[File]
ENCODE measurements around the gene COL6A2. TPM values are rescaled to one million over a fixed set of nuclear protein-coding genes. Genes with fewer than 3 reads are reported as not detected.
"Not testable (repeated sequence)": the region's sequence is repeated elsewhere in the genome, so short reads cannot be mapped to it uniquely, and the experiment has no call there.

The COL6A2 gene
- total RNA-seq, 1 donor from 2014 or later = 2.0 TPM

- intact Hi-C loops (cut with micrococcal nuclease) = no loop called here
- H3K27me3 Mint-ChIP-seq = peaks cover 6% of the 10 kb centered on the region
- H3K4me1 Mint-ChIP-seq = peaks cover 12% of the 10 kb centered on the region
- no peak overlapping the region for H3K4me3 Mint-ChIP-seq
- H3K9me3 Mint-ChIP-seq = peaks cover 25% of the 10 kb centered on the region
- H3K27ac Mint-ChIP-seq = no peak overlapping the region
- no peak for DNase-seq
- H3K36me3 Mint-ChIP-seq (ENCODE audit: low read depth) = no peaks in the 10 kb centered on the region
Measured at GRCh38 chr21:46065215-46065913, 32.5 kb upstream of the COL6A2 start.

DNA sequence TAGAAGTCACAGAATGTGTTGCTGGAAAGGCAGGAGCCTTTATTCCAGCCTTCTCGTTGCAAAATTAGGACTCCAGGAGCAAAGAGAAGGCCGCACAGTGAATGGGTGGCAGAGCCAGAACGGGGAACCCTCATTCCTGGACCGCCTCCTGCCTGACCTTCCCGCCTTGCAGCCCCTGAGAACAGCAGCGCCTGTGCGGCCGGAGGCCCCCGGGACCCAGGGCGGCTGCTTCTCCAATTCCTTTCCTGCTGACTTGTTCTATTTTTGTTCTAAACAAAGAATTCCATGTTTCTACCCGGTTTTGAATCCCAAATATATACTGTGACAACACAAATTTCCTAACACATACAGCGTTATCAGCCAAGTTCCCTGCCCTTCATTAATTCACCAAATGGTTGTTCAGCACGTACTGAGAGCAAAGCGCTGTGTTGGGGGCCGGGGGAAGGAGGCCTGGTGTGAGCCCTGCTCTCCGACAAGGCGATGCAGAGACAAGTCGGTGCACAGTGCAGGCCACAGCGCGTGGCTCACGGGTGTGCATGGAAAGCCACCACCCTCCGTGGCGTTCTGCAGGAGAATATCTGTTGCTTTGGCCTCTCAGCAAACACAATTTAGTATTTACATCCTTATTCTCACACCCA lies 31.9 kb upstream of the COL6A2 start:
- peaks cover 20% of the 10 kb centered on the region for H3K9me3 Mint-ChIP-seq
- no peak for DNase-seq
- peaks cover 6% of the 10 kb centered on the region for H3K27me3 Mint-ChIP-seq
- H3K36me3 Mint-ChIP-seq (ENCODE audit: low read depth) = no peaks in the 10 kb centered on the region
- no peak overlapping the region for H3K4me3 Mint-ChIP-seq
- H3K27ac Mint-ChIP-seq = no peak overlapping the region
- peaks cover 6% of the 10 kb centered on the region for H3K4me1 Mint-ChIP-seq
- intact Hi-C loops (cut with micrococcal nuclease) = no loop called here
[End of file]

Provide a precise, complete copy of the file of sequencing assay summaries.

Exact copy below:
ENCODE measurements around the gene COL6A2. TPM values are rescaled to one million over a fixed set of nuclear protein-coding genes. Genes with fewer than 3 reads are reported as not detected.
"Not testable (repeated sequence)": the region's sequence is repeated elsewhere in the genome, so short reads cannot be mapped to it uniquely, and the experiment has no call there.

The COL6A2 gene
- total RNA-seq, 1 donor from 2014 or later = 2.0 TPM

- intact Hi-C loops (cut with micrococcal nuclease) = no loop called here
- H3K27me3 Mint-ChIP-seq = peaks cover 6% of the 10 kb centered on the region
- H3K4me1 Mint-ChIP-seq = peaks cover 12% of the 10 kb centered on the region
- no peak overlapping the region for H3K4me3 Mint-ChIP-seq
- H3K9me3 Mint-ChIP-seq = peaks cover 25% of the 10 kb centered on the region
- H3K27ac Mint-ChIP-seq = no peak overlapping the region
- no peak for DNase-seq
- H3K36me3 Mint-ChIP-seq (ENCODE audit: low read depth) = no peaks in the 10 kb centered on the region
Measured at GRCh38 chr21:46065215-46065913, 32.5 kb upstream of the COL6A2 start.

DNA sequence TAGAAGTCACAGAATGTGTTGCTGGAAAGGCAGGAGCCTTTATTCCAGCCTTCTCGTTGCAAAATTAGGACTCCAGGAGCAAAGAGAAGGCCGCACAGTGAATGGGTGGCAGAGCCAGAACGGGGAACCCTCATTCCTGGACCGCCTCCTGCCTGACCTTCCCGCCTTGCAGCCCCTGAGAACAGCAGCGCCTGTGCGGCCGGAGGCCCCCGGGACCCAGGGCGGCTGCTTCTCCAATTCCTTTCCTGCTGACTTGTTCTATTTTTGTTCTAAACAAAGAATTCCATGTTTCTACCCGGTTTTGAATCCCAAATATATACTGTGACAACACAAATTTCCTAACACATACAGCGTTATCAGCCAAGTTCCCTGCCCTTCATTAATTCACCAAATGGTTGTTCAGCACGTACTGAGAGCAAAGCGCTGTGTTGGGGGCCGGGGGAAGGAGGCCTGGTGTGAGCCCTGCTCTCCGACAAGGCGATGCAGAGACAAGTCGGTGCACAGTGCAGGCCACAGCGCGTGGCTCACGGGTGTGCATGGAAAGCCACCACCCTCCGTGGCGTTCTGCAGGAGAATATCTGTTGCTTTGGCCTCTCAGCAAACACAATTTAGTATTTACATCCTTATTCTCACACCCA lies 31.9 kb upstream of the COL6A2 start:
- peaks cover 20% of the 10 kb centered on the region for H3K9me3 Mint-ChIP-seq
- no peak for DNase-seq
- peaks cover 6% of the 10 kb centered on the region for H3K27me3 Mint-ChIP-seq
- H3K36me3 Mint-ChIP-seq (ENCODE audit: low read depth) = no peaks in the 10 kb centered on the region
- no peak overlapping the region for H3K4me3 Mint-ChIP-seq
- H3K27ac Mint-ChIP-seq = no peak overlapping the region
- peaks cover 6% of the 10 kb centered on the region for H3K4me1 Mint-ChIP-seq
- intact Hi-C loops (cut with micrococcal nuclease) = no loop called here